Cracked Houses

Homes all over Arizona are falling apart. Blame the bad soil -- and the lousy construction

He went to talk to the psychologist because he's been tormented by guilt: It was he who brought his mom out to Arizona. It was he who picked out her house.

He remembers his father, a screw machine operator who made $5.25 an hour.

"It was a dirty, noisy, stinky job," he says. "And I think about how hard he worked, and how much they saved to pay off that mortgage in Michigan. And then I think about what happened to it all."

This continuing series looks at home construction defects in the Phoenix area.
Alana Machnicki/Three in a Box
This continuing series looks at home construction defects in the Phoenix area.
Shari Wilson and five of her children
Michelle Paster
Shari Wilson and five of her children

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The USDA's Natural Resources Conservation Services Arizona map

The Phoenix shrink/swell map (» web link) shows which parts of the Valley have expansive soil. Red indicates a high potential to swell, yellow is moderate, and green is low.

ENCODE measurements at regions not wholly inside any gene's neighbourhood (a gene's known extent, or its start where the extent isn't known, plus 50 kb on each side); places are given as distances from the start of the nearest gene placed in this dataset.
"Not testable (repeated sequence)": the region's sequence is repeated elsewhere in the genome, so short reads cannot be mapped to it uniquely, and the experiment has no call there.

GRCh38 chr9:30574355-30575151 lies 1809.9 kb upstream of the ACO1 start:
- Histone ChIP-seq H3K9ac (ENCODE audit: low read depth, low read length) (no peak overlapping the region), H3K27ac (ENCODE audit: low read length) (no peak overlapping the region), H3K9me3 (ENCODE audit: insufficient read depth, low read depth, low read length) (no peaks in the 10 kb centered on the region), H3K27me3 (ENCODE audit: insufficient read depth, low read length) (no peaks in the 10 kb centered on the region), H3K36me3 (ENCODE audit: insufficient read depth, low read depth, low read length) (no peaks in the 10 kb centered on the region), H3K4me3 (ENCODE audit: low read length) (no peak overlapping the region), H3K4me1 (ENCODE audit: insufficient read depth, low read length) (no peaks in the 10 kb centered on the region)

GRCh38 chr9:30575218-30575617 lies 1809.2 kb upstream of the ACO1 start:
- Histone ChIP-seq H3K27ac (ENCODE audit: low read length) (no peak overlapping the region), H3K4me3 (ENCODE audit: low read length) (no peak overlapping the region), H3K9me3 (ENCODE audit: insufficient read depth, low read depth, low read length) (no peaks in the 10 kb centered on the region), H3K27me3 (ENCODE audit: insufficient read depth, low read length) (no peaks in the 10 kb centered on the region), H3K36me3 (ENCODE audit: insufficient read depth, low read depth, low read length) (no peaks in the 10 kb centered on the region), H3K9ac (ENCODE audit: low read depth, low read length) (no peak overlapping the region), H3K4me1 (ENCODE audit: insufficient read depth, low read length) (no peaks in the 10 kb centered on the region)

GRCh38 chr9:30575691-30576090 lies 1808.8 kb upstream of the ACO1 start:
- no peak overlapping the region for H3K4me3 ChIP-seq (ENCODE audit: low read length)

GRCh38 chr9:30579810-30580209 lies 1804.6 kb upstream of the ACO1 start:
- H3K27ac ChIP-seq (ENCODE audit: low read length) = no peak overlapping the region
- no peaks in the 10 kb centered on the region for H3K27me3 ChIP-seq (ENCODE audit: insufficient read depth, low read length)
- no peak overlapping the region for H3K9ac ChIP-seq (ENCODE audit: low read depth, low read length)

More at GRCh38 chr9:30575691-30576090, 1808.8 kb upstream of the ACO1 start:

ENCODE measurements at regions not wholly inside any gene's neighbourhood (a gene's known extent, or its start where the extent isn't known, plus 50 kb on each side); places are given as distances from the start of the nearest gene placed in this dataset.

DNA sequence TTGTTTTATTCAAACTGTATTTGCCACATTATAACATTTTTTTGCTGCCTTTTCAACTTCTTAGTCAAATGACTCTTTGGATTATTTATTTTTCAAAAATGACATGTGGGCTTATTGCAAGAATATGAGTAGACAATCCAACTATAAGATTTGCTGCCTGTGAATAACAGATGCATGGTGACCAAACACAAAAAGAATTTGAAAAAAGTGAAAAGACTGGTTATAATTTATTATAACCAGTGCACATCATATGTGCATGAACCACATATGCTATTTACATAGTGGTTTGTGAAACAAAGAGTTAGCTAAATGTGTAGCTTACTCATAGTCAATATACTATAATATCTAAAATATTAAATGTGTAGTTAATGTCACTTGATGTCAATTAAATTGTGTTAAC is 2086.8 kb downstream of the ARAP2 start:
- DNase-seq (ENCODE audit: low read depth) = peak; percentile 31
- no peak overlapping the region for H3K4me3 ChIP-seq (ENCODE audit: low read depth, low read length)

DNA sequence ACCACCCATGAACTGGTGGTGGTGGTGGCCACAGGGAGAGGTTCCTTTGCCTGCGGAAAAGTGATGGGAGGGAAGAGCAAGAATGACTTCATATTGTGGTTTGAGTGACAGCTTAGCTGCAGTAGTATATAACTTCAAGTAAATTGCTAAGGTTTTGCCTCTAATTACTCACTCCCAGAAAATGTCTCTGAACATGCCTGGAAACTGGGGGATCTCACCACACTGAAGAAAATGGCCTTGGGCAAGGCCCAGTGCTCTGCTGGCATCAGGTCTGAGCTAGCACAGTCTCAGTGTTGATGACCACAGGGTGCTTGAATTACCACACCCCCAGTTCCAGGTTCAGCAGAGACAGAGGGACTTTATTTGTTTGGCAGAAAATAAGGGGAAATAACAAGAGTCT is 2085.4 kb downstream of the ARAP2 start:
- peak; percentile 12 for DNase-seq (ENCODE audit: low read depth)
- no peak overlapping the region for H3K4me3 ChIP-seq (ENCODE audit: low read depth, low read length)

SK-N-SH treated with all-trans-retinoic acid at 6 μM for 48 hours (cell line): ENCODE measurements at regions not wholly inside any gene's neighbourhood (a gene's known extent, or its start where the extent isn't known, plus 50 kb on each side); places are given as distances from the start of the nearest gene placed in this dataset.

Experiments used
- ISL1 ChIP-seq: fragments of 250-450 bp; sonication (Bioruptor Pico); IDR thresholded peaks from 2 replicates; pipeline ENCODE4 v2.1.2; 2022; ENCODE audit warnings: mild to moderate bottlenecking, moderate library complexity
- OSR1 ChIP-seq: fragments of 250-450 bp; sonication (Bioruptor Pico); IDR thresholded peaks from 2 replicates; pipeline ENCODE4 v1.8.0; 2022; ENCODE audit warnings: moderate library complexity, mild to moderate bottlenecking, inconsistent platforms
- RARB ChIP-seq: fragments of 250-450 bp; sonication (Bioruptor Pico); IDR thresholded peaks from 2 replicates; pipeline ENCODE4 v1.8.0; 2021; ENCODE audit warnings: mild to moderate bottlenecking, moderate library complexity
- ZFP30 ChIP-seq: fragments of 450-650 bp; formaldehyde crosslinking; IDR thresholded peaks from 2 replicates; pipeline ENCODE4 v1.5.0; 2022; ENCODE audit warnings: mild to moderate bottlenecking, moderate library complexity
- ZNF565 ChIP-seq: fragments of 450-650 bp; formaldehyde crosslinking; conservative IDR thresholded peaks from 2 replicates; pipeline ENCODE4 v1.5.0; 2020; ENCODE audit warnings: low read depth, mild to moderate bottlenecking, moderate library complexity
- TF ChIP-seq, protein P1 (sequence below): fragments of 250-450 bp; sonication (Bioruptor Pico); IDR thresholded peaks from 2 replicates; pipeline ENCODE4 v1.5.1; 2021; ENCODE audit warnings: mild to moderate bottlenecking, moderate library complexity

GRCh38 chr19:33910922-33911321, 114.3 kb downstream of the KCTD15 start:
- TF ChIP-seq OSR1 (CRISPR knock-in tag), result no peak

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His mother has paid nearly $25,000 in rent over the past three years -- some $750 a month from her $1,260 social security check. And all her hard-earned money is tied up in a house that, technically, is worthless.

She can't resell it, not without putting more money into fixing it. And she can't live in it.

And so Ron Kaleta is angry, too. Angry about the shortcuts that Del Webb took, and angry that they now won't take responsibility for fixing them.

If they knew the area had soil problems, he says, why not just tell them?

Why not urge them to put on gutters?

And why not tell them that, for an extra $2,000, they could have a post-tension slab, and explain why it mattered?

Kaleta would have said yes, he insists.

Instead, he's stuck spending thousands, and watching as the builder stalls and his mother's home sits empty.

And she sits in a rehab center.

"They don't seem to care about her at all," he says, and his voice breaks as he squints into the Arizona sun. "I think they're just waiting for her to die."

Next week: The state agencies in charge of protecting homeowners don't stop bad builders. Why you shouldn't look to the Arizona Legislature for help.

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arvinlexor
arvinlexor

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